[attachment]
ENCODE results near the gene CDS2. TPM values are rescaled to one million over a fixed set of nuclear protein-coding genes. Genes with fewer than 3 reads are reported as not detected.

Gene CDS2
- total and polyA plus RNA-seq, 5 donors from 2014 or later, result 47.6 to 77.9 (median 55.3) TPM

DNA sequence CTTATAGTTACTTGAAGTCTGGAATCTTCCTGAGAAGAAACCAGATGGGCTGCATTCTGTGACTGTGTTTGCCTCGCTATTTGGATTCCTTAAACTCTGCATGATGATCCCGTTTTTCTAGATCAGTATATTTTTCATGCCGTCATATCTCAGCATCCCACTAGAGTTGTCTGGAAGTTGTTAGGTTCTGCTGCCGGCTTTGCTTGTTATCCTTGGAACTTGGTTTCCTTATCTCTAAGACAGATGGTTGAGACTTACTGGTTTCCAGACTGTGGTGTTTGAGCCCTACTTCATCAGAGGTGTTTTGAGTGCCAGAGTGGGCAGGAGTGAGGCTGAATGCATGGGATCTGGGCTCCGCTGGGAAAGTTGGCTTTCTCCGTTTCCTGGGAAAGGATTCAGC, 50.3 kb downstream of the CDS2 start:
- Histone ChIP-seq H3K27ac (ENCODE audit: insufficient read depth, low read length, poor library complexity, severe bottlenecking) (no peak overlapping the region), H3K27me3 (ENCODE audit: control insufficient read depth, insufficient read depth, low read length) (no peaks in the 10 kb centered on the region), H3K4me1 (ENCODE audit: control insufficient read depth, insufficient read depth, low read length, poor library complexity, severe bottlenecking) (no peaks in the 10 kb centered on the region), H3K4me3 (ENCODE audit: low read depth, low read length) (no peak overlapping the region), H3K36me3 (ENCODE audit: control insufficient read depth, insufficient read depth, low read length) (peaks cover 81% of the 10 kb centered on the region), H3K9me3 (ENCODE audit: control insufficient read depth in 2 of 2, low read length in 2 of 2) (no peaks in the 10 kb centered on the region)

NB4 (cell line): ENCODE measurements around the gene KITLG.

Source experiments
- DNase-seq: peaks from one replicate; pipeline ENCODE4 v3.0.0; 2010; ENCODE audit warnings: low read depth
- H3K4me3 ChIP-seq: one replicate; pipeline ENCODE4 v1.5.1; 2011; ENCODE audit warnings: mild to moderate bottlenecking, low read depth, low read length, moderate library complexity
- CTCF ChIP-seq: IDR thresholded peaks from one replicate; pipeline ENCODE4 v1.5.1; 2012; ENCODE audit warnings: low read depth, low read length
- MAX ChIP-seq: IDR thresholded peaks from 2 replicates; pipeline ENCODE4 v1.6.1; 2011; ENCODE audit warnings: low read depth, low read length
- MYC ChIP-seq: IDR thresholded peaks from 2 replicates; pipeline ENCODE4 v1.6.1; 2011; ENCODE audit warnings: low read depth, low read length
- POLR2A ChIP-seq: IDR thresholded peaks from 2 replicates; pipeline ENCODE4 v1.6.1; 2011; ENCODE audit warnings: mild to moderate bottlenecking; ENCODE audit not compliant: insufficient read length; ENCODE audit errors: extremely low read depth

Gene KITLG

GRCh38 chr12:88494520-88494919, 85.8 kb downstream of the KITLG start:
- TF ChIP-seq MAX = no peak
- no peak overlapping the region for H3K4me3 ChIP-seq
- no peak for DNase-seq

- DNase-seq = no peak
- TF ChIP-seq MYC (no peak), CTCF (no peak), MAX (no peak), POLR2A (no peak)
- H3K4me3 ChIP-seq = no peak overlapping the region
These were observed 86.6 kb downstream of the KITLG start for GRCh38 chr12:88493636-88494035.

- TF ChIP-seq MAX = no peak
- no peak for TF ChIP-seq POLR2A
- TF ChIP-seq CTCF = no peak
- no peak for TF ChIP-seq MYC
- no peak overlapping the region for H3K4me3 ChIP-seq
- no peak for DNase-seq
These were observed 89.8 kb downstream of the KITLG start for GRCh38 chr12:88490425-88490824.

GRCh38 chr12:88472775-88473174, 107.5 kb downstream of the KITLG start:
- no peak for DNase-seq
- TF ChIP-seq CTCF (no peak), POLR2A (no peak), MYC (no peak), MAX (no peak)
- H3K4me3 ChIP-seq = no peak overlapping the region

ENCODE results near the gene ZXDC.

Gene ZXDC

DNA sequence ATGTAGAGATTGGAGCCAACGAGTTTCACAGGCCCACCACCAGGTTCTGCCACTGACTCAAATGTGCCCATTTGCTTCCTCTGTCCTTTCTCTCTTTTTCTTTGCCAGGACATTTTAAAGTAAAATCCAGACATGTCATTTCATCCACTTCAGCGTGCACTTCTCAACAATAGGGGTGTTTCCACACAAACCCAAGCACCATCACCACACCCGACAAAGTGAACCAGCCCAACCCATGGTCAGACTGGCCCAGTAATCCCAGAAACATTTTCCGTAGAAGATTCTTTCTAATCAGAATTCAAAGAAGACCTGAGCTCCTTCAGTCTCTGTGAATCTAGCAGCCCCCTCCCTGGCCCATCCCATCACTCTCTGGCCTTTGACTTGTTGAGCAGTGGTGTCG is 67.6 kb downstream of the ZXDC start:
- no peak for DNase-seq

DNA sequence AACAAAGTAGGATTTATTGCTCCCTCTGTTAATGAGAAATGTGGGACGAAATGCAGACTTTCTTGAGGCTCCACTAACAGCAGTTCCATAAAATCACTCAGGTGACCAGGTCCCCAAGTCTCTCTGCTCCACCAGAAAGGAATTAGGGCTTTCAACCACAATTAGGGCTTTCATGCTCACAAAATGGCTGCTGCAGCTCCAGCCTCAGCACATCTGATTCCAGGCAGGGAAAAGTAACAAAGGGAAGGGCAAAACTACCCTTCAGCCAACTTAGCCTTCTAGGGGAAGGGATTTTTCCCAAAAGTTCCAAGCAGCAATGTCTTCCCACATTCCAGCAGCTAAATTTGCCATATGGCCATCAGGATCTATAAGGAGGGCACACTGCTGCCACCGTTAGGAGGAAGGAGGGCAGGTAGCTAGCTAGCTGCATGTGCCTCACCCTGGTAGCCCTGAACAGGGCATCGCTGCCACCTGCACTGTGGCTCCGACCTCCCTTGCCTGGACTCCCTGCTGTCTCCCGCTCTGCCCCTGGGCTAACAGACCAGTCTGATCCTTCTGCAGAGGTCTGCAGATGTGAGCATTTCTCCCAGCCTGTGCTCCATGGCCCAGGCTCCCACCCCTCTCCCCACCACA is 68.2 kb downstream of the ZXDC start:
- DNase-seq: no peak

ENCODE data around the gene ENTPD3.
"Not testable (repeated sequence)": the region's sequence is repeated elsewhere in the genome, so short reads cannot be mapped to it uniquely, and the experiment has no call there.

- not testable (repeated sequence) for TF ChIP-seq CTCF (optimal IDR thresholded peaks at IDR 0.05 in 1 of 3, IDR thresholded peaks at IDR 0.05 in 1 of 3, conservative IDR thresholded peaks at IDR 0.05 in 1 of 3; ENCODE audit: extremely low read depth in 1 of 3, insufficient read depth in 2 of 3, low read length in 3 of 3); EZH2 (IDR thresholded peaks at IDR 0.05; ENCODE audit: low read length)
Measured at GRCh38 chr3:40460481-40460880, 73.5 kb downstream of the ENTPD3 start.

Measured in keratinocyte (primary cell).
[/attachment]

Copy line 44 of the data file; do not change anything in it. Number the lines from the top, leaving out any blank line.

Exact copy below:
Measured in keratinocyte (primary cell).